Authors: Heli Koski; Luigi Marengo; Iiro Mäkinen
Addresses: ETLA, Lönnrotinkatu 4 B, 00120 Helsinki, Finland; Scuola Superiore Sant Anna, Piazza Martiri della Libertà, 33, 56127 Pisa, Italy. ' Scuola Superiore Sant Anna, Piazza Martiri della Libertà, 33, 56127 Pisa, Italy. ' ETLA, Lönnrotinkatu 4 B, 00120 Helsinki, Finland; Stanford University, 579 Serra Mall Stanford, CA 94305-5007, USA
Abstract: In this study, we use a survey data on 398 Finnish manufacturing firms for the years 2002 and 2005 to empirically explore whether and which organisational factors explain why certain firms produce larger innovative research output than others, and whether the incentives to innovate that certain organisational practices generate differ between small and large firms, and between those firms that are operating in low-tech and high-tech industries. Our study indicates that there are vast differences in the organisational practices leading to more innovation both between small and large firms, and between the firms that operate in high- and low-tech industries. While innovation in small firms benefits from the practices that enhance employee participation in decision-making, large firms that have more decentralised decision-making patterns do not seem to innovate more than those with a more bureaucratic decision-making structure. The most efficient incentive for innovation among the sampled companies seems to be the ownership of a firm's stocks by employees and/or managers. Performance-based wages also relates positively to innovation, but only when it is combined with a systematic monitoring of the firm's performance.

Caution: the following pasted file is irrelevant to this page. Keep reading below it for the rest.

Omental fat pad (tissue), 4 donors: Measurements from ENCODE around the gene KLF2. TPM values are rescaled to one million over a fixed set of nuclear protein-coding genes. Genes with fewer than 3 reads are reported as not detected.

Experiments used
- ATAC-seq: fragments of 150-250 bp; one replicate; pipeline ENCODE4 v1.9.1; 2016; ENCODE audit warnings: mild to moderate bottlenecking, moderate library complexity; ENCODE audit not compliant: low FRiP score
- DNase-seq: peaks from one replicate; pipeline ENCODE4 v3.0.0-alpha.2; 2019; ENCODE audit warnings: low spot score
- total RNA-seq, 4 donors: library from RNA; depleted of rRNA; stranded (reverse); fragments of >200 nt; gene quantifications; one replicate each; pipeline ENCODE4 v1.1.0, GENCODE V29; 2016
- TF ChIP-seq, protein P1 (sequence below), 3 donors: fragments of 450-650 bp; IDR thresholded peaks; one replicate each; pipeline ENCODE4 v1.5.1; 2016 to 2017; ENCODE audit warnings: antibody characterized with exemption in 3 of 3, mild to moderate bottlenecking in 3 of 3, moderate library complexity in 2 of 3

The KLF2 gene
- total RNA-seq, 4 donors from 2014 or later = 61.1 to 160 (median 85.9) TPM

Keywords: innovation; firm size; organisational practices; HRM; human resource management; managerial practices; innovativeness; Finland; manufacturing industry; organisational factors; innovative research; research outputs; R&D; research and development; incentives; large firms; small and medium-sized enterprises; SMEs; high-tech industries; low-tech industries; employee participation; decentralised decision-making; decentralisation; bureaucratic structures; bureaucracy; stock ownership; employees; managers; performance-based wages; systematic monitoring; firm performance; technology management.
International Journal of Technology Management, 2012 Vol.59 No.1/2, pp.92 - 115
Available online: 13 Jun 2012 *Full-text access for editors Access for subscribers Purchase this article Comment on this article